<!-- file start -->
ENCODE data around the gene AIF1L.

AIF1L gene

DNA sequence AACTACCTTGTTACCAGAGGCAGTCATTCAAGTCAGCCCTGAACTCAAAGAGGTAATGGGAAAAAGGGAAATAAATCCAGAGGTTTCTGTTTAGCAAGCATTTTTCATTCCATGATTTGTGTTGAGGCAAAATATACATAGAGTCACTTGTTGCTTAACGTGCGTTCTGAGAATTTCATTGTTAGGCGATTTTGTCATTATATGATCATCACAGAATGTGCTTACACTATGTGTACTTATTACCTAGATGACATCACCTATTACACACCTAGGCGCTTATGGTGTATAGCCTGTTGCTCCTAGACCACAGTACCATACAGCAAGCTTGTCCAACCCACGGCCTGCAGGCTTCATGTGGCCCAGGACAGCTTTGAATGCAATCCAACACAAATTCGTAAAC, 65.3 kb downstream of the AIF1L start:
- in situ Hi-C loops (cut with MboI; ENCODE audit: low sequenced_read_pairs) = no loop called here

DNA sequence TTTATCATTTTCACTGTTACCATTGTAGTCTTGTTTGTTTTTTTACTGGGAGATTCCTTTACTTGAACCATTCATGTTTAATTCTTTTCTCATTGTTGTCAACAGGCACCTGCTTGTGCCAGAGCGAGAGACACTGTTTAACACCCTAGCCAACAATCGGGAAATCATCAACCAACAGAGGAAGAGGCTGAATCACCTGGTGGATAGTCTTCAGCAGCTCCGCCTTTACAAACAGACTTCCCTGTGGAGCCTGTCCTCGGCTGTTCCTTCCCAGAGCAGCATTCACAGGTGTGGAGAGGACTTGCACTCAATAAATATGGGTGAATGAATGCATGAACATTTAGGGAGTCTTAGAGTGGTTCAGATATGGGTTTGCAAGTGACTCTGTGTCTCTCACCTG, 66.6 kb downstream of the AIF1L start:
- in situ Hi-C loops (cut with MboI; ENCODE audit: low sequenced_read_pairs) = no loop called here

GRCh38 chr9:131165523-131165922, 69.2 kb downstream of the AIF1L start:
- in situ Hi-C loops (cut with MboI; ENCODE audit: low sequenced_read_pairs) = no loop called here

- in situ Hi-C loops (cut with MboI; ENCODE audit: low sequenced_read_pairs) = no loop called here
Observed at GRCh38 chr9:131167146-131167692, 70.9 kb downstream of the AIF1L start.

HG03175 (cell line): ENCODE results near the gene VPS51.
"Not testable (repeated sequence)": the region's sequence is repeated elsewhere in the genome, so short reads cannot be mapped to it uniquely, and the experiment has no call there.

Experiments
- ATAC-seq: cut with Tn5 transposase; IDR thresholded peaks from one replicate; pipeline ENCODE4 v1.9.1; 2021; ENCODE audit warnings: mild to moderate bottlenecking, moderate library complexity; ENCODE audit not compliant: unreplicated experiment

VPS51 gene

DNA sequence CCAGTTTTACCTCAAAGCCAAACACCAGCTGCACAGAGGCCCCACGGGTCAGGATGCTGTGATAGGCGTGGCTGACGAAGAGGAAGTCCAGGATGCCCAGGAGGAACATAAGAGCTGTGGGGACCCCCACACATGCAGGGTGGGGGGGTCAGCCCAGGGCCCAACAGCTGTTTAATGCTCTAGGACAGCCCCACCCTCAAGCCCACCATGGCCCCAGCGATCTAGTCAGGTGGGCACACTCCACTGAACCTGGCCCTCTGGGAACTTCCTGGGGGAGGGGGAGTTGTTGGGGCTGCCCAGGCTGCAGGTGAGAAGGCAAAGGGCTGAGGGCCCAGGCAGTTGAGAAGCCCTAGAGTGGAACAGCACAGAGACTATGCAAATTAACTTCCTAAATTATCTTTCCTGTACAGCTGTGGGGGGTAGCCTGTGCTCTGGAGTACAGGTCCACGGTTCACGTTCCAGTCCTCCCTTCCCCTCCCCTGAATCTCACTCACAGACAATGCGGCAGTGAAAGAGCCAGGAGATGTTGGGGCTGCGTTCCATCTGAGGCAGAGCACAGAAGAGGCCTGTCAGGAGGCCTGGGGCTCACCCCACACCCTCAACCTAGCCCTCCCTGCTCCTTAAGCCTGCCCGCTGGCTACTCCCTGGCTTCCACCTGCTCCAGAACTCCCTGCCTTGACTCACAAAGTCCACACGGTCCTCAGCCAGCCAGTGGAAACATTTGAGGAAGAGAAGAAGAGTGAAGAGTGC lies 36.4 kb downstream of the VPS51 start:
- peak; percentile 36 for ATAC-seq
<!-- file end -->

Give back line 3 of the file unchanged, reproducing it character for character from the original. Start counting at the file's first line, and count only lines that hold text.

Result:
DNA sequence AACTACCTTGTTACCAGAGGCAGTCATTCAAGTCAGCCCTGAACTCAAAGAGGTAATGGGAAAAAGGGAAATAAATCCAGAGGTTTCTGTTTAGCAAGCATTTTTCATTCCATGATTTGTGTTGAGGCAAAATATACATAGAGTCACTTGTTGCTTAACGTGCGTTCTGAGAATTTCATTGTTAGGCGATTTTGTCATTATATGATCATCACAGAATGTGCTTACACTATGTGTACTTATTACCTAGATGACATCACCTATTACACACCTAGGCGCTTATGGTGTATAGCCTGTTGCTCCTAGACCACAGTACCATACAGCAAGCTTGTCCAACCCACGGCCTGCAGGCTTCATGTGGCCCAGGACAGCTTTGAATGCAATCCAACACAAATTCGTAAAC, 65.3 kb downstream of the AIF1L start: